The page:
The cross is not a dividing line, although the Romans intended for it to divide a person from his personhood, the living from the dead, the human from humanity, and they succeeded for too long in pitting us against one another, we who should be cousins. If there is judgement here (and there is), it is the condemnation of the kind of unimaginative, power-hungry, violent, and narrow-minded pride that still hails Caesar and fails to honour the subversive, universal, enduring, and all-encompassing salvation that is God’s love, that is God’s mercy.

The cross, precisely because Jesus died upon it, is no longer a dividing line, but a beacon of God’s mercy, like the pillars of cloud and fire. There is enough strife and persecution in the world of all kinds to flood rivers with God’s tears. But if the cross is still frightening people anywhere, then we are still wielding it as Romans, rather than as Christians. If we sorrow at the foot of the cross, let our sorrow be for ourselves, for our continuing sinfulness, our persistent selfishness, our failure to commend the generosity of God’s love that has embraced us.

If we pray, as we will in a moment, for those who have yet to hear the words of salvation, or to embrace the gospel of Christ, let it be only because we yearn to share the joy – the complicated, painful, penitent joy – that we have found; but let us be terribly, awfully careful not to steal or stifle the joy that God has already planted in the hearts of others.

There are many things to be heartbroken over in our prayers and in our lives, and at the foot of the cross. But God’s redeeming love – that should break our hearts wide open, with hope and love enough for the whole of God’s beloved world.


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Peter said no

A Maundy Thursday reflection

Peter said no. At least at first.

Peter – oh, poor Simon Peter – was always trying to work it out, get it straight in his head. No, you cannot go to Jerusalem to die, what are you thinking? No, I cannot walk on water, now that I come to think of it several paces from the boat. No, you cannot wash my feet. No, I did not know him.

Poor Simon Peter. He was among the first to follow, and he resisted all the way, but his resistance was futile. 

It was Simon Peter who drew his sword in the Garden and severed the ear of Malchus, a slave, so that even in his lowest hour, stretched to breaking, Jesus had still to reach forth his hand once more in healing.

How hard it is to let Jesus serve us, save us, and know that there is no repayment necessary nor sufficient, that Jesus does not need us to defend him or protect him.

How often have I heard you or myself say something like, “I don’t like to owe anyone anything. I prefer to be independent”? Yet even Jesus allowed Mary to anoint his feet, and to wipe them with her hair. How will we ever learn truly to seek and serve Christ in all persons, unless we allow that he has shown us the way, unless we embrace his humility?

Peter tried to stop Jesus from washing his feet. Peter, who was always saying no, except when he said yes.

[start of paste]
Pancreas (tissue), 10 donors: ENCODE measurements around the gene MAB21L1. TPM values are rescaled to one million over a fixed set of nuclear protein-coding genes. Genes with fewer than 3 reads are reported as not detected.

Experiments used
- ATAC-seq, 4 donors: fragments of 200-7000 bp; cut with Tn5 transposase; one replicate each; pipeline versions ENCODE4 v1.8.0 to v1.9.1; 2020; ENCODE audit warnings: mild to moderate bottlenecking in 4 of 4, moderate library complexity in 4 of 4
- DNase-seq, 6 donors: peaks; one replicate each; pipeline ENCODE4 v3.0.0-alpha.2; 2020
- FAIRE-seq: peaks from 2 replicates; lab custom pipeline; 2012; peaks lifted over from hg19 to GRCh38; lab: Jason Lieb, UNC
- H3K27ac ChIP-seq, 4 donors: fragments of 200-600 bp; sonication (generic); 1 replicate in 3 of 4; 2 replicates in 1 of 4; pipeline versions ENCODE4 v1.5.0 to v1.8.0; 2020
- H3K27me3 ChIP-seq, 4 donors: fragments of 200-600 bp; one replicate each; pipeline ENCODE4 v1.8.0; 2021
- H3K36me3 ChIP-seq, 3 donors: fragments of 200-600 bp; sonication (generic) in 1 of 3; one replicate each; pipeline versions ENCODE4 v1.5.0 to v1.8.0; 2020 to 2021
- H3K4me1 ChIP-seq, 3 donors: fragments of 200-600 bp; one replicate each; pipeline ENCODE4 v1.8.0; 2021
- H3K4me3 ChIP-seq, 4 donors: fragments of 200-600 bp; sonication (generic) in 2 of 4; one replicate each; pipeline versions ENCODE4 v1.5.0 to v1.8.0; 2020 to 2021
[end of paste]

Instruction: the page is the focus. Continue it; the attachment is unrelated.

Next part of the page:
Once, Jesus tried to give him an out, when many others were leaving. “Jesus asked the twelve, ‘Do you also wish to go away?’ Simon Peter answered him, ‘Lord, to whom can we go? You have the words of eternal life.’” (John 6:67-68)

Jesus offers us the words of eternal life. We live in a time of reawakened war and continuing chaos. We gather gladly, but we grieve the millions of lives lost while we were sheltering in place these past two years. We struggle with the spring: even our environment is askew. 

In the midst of it all, in a world of “no”, even though he was facing his own human limits, Jesus reaches for us and offers us the word of eternal life, God’s “yes” to our confusion. “You do not know now what it means,” Jesus says to poor, faithfully bewildered Simon Peter, “but later you will understand.” 

We do not summon him with our prayers; he is here before us, where he has been from the beginning. He washes us with his love, feeds us with his body. His life and death betray God’s mercy. All we can do is follow.


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Peter denies the Christ

Image: L'oreille de Malchus (The ear of Malchus), by James Tissot, James Tissot, Public domain, via Wikimedia Common

Peter denies the Christ
(John 18:1-27)


It was dark. Smoke
from torches refused to rise,
hung about the olives and our eyes,
flames close to dying as though light
itself were loath to bear witness

Servant girl

It was cold;
the kind of spring
morning that reminds
aching fingers of the underworld
from which new, green shoots
are trying to break ground


Clang of metal against mail
out of rhythm as we stumbled
through the Garden,
an assault to the ears

Servant girl

His accent was a crime – 
the rooster crowed with laughter – 
I did not expect his tears
hissing as they hit the fire


I did not see the blade
nor hear the pain,
felt only warmth flood
and throb, blood
to feed the olive trees,
to feed the olive trees

Servant girl

He left his sword
uncleaned, found
uncovered by dawn

Image: L’oreille de Malchus (The ear of Malchus), by James Tissot, James Tissot, Public domain, via Wikimedia Common

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Sleep, prayer, grief, and Jesus

A sermon for Palm Sunday: the Sunday of the Passion, 2022

While his disciples slept, worn out by grief, Jesus took their anguish upon himself, and prayed.